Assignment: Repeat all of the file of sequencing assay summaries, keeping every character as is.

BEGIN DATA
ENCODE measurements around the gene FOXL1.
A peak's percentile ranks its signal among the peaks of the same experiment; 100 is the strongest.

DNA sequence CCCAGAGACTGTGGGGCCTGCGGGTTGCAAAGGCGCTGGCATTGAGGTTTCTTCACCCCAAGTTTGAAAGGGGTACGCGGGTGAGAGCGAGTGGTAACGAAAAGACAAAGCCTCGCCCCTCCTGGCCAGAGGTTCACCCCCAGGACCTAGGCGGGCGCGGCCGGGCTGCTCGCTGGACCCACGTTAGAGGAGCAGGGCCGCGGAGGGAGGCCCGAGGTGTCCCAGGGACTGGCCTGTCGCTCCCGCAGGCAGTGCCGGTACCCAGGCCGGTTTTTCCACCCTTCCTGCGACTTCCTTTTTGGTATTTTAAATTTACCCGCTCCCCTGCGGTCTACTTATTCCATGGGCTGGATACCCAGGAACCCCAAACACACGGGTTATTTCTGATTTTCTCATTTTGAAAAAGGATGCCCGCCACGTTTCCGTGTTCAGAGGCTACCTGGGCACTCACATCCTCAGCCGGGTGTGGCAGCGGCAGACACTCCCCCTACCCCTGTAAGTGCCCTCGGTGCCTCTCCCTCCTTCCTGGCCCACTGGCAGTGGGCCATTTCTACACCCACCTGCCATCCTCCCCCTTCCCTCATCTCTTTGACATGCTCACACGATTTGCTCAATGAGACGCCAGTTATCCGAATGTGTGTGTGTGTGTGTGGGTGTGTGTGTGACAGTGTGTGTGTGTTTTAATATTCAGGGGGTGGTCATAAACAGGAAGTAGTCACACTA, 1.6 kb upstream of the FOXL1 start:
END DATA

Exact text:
ENCODE measurements around the gene FOXL1.
A peak's percentile ranks its signal among the peaks of the same experiment; 100 is the strongest.

DNA sequence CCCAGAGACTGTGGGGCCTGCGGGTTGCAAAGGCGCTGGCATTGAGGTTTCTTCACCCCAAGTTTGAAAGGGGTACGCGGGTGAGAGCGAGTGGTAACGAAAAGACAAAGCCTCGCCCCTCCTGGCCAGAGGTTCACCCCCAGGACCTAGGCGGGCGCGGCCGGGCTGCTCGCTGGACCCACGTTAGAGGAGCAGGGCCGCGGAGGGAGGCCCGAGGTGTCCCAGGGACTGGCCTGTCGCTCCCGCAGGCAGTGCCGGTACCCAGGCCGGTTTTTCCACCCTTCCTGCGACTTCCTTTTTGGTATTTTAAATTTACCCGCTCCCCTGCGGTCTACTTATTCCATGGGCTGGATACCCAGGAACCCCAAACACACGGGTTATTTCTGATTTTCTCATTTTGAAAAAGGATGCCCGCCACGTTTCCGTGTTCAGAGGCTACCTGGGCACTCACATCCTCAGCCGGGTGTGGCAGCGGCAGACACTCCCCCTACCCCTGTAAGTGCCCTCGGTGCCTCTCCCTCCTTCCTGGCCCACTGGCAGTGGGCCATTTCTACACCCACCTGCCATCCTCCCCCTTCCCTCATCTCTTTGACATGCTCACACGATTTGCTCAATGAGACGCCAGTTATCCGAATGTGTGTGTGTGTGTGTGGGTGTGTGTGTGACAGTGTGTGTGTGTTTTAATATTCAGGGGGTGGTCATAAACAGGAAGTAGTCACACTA, 1.6 kb upstream of the FOXL1 start: